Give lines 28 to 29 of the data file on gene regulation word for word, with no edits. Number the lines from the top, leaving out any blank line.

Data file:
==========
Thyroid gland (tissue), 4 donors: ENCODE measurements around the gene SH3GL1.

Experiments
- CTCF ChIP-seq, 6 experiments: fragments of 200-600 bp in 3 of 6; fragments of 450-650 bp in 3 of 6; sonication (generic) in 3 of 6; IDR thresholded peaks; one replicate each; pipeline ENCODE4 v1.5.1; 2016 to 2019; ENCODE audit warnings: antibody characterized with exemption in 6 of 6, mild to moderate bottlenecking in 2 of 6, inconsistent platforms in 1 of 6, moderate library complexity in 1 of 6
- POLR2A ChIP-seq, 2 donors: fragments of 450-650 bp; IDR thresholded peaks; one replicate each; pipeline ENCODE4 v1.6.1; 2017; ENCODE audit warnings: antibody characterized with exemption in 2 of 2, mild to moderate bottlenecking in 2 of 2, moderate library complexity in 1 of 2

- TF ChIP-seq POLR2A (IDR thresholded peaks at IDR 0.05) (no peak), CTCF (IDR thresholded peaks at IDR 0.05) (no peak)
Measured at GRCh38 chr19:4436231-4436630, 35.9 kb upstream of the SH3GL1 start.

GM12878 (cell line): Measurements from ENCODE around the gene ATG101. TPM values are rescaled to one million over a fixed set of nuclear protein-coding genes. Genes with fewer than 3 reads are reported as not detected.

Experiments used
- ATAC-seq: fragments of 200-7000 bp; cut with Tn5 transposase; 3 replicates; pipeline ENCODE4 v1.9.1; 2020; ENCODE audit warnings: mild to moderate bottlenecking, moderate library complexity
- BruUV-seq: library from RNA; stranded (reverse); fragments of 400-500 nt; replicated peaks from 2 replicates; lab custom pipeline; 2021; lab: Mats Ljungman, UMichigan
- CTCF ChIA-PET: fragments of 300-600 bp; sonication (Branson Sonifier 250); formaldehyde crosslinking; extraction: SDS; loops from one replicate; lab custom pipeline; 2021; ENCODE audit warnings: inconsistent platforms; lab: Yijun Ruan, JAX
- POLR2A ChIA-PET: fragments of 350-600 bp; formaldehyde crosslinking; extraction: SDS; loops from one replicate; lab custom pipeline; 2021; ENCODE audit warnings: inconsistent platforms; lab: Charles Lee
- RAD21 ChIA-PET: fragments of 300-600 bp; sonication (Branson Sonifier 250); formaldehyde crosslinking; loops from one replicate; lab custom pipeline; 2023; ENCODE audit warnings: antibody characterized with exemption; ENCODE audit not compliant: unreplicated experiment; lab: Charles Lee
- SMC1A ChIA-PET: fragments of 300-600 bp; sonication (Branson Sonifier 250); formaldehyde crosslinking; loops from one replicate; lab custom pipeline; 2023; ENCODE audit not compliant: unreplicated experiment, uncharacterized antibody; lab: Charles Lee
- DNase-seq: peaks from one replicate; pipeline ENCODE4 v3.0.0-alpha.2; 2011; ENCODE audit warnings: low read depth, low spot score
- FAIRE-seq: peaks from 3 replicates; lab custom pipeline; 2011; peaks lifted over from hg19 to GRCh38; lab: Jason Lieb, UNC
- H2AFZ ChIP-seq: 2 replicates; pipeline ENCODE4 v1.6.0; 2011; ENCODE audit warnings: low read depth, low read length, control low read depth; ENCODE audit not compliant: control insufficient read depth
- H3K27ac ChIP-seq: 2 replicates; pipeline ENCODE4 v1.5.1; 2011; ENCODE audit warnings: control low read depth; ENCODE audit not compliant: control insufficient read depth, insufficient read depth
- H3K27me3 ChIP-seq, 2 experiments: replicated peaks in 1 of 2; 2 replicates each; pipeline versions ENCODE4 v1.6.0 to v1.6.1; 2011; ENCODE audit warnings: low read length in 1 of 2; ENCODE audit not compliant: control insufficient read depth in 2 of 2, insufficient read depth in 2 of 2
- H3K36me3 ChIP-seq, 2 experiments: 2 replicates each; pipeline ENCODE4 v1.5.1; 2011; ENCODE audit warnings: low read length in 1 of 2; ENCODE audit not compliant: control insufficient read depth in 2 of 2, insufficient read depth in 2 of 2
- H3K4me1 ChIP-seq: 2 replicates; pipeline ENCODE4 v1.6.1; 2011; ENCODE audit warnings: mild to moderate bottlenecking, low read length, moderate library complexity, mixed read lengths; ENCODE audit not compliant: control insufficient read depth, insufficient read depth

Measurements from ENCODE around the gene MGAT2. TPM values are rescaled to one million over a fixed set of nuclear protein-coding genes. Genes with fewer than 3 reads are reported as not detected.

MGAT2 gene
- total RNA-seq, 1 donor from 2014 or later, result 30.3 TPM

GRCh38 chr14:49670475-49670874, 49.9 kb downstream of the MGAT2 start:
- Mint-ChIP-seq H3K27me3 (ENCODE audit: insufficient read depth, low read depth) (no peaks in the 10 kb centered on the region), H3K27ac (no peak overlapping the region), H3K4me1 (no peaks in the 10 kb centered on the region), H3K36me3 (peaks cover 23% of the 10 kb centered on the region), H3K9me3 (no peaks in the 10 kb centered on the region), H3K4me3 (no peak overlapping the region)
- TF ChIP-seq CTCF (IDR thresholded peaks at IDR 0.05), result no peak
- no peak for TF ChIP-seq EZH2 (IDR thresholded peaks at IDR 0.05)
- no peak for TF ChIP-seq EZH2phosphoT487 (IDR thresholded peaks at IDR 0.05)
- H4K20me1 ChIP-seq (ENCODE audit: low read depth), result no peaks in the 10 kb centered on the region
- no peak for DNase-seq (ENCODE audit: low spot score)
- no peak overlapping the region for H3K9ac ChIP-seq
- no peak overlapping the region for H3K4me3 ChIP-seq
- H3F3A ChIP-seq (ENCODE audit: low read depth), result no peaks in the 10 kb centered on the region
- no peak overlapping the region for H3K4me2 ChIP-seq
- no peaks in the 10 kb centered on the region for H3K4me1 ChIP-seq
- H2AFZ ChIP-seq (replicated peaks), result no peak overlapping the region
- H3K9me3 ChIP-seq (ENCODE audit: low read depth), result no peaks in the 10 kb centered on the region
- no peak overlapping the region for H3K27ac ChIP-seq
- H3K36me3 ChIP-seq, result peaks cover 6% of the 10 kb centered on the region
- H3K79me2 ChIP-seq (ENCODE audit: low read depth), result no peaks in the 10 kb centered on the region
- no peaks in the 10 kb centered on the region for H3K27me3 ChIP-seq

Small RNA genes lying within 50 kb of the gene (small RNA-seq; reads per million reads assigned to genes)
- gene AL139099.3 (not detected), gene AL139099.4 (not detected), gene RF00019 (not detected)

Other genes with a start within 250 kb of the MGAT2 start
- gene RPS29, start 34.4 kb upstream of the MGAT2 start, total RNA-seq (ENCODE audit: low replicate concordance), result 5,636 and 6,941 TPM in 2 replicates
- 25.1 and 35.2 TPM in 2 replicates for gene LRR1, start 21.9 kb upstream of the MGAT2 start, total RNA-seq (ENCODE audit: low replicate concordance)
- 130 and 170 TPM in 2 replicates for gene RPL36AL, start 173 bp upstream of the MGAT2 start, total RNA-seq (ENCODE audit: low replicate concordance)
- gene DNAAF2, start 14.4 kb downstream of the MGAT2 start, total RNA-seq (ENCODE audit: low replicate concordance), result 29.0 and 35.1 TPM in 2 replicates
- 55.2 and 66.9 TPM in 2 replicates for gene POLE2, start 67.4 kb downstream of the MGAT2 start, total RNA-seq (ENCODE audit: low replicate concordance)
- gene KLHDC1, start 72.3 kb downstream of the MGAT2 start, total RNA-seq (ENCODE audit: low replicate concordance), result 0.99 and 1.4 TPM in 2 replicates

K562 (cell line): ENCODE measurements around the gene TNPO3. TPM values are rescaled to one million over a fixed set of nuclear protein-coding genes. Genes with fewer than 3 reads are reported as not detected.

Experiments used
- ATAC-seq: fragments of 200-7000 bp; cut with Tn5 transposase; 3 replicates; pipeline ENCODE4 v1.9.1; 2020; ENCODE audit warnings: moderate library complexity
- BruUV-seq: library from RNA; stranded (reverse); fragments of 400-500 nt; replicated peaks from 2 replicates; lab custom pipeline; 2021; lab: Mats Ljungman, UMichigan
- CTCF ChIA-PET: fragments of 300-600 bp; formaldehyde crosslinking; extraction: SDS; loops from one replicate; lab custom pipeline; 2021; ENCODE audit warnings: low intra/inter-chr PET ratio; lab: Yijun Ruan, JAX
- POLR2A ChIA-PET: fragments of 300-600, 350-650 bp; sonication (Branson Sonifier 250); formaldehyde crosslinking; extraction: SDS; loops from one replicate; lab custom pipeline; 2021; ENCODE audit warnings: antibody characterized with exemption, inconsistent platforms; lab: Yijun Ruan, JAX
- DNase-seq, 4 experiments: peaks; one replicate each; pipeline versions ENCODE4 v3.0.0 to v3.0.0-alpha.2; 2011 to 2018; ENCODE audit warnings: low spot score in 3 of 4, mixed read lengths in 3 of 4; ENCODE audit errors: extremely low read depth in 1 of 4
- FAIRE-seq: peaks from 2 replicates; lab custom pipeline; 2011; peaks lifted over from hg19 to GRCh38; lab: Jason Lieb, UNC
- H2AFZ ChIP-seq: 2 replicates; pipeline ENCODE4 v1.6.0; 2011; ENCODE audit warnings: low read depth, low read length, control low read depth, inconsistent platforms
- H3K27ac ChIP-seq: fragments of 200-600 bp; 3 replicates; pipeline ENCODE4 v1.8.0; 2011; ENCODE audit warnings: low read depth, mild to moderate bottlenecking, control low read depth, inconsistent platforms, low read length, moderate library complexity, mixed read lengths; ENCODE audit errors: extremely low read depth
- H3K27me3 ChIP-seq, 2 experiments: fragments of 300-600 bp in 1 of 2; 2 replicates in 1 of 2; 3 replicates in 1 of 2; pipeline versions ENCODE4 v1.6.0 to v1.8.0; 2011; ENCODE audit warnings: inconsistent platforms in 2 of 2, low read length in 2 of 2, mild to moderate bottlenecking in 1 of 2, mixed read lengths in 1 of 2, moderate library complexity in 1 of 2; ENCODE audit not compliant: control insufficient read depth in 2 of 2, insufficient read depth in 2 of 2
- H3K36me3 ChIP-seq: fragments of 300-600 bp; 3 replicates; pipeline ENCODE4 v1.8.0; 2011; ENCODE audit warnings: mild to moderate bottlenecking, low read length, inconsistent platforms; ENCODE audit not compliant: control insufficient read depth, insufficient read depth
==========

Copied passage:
- no peak for TF ChIP-seq EZH2 (IDR thresholded peaks at IDR 0.05)
- no peak for TF ChIP-seq EZH2phosphoT487 (IDR thresholded peaks at IDR 0.05)